It took four years of living in our new home in south Jerusalem before pigeons found us again. They took up residence on a ledge outside a tiny window in our attic bathroom, three stories above our front door. Each day in the spring, as we exited our home, we would see the telltale signs of industrious pigeon activity: several pine needles and a feather or two that had wafted down from above. The flimsy nest they built was made up of a couple of twigs, and seemed wholly inadequate for its task; often, the eggs rolled out and smashed on our doorstep.

Eventually, Mr. and Mrs. Pigeon were successful and took up their vigil of warming their eggs. I was glad they were there. It made me feel that we were one with nature and part of something larger. Whatever we might be doing, at the same time, we were also providing shelter for new life and were part of the renewal of spring. It felt like an accomplishment, although we had done nothing.

After several weeks, hatchlings appeared. Our new tenants were largely out of sight, and we rarely made the trip up two flights of stairs to visit them. We were aware of the growth of the squabs largely from the bits of pigeon poop that would accrue on our doormat. We decided that once the new generation of pigeons had left the nest, their future siblings would have to incubate elsewhere. To prevent their parents from nesting, we laid several old hair brushes on the windowsill, remembering a technique successfully used by a friend to keep cats from parading alongside her windows.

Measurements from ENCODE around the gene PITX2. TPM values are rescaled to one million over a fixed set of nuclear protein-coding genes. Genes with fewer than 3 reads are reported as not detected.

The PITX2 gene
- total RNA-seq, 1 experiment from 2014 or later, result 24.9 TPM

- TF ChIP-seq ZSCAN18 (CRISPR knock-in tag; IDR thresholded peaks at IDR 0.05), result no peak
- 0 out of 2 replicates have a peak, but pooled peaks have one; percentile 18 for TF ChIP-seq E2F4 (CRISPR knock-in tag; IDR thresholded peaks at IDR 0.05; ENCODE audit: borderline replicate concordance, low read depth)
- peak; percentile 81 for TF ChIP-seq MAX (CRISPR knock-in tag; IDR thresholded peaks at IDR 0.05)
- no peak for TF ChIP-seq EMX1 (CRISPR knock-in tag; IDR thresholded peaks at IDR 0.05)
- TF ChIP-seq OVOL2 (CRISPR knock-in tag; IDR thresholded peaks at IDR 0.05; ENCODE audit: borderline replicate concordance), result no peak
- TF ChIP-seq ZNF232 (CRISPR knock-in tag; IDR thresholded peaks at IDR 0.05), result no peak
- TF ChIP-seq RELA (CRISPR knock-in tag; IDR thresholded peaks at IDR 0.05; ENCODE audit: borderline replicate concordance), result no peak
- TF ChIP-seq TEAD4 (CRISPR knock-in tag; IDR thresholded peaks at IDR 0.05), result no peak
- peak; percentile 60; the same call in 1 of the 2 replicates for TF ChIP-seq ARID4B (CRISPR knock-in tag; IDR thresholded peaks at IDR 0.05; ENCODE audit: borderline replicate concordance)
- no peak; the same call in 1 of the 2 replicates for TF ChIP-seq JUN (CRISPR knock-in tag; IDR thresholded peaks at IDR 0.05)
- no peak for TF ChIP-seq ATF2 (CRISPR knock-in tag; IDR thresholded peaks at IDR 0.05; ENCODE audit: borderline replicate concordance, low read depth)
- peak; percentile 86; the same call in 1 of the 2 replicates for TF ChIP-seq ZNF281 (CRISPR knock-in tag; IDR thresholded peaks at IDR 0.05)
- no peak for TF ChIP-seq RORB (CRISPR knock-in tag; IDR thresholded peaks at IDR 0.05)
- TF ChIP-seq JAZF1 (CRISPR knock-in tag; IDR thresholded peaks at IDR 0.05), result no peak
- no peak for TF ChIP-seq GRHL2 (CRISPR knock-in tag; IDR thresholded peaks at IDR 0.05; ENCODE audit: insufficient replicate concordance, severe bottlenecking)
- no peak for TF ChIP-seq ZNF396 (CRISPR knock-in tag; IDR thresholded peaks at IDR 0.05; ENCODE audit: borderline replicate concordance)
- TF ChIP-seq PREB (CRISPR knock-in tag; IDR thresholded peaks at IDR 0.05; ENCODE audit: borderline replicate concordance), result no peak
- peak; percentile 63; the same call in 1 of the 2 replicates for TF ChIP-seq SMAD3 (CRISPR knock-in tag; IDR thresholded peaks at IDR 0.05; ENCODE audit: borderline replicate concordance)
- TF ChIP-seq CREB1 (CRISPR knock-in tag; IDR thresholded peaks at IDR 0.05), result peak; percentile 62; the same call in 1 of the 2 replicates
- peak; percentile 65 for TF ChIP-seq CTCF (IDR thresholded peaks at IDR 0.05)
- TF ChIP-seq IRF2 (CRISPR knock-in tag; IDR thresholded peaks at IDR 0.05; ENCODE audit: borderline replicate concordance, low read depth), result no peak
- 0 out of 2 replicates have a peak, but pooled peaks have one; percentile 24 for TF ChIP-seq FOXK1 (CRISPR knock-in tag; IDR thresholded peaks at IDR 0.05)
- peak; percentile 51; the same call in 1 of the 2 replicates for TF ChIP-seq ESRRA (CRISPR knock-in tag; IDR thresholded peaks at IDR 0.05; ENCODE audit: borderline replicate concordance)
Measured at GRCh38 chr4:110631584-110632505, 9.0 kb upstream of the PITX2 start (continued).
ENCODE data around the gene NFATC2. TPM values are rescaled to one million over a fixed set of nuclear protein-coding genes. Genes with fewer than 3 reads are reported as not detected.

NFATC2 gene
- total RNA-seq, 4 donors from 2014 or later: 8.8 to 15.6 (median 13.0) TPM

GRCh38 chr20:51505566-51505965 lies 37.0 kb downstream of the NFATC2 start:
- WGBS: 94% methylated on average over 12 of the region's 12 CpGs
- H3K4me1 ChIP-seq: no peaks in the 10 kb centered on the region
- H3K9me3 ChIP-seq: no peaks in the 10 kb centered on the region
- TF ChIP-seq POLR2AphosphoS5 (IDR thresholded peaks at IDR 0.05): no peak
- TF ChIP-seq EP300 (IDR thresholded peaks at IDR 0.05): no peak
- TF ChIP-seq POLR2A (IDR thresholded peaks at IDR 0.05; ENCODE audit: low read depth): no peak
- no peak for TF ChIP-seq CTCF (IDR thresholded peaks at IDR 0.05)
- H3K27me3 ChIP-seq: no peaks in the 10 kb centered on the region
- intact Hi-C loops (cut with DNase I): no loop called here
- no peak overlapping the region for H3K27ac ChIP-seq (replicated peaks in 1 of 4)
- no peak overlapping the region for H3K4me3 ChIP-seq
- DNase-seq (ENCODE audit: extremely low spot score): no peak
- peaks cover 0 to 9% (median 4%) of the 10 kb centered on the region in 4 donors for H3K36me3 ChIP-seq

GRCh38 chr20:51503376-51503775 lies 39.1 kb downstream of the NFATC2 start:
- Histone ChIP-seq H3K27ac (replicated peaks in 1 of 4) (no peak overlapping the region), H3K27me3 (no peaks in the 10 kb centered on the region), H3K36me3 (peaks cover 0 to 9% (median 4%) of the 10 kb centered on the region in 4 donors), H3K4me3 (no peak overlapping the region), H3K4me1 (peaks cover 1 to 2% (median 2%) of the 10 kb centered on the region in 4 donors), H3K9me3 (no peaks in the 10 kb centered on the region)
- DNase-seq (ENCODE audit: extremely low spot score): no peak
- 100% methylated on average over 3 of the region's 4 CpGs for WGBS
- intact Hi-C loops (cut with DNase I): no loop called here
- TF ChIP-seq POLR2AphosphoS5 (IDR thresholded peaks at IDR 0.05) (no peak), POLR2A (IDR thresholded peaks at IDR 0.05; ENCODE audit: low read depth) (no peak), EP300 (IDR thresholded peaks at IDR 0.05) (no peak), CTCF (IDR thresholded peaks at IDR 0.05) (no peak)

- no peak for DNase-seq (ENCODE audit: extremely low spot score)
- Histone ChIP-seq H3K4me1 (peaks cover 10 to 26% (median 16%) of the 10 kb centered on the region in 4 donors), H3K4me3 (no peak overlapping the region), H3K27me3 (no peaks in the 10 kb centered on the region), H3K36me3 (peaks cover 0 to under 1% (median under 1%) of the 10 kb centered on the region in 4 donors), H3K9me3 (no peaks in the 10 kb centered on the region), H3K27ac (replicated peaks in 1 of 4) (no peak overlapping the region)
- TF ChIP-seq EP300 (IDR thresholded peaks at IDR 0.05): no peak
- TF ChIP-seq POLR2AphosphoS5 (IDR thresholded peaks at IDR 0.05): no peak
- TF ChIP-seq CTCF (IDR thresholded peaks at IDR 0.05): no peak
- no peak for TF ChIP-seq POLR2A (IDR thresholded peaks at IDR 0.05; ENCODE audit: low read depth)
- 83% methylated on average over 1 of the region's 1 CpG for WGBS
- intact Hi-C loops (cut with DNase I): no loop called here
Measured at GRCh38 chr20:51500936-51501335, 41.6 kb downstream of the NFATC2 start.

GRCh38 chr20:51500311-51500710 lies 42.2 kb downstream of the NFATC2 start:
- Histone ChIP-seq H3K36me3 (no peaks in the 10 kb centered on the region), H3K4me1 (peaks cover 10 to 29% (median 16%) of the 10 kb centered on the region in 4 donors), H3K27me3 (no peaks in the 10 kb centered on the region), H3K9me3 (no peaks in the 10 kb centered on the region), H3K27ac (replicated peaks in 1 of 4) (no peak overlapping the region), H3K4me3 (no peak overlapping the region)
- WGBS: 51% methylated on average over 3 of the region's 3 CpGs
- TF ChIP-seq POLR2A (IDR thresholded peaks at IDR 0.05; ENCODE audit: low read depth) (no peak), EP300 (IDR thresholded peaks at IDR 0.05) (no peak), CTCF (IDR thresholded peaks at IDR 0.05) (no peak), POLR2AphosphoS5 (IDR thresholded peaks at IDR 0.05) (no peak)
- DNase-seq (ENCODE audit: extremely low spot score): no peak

Mr. and Mrs. Pigeon were thrilled by this most recent development. The bristles of the hairbrush were just what they needed to hold their twigs in place and keep their eggs from rolling out of their nest and crashing in the entrance hall. When the new arrivals came into the world, the hairbrush served as an anchor for a rising mountain of pigeon poop on our windowsill. The surplus would spill over onto our doormat three stories below.

Things were getting out of hand. We resolved that as soon as the new pair of pigeons left the nest there would be no further avian broods outside our home. But we got the timing wrong. My saintly husband removed the guano-encrusted hairbrush nest, but before we could buy bird spikes, the telltale twigs outside our door announced that the process was starting again. There was Mrs. Pigeon, sitting on two eggs in a slipshod nest. We were sorely tempted to fulfill the biblical commandment of sending her away and taking her eggs, but it seemed cruel, so we submitted to the cycle of pigeon life one last time.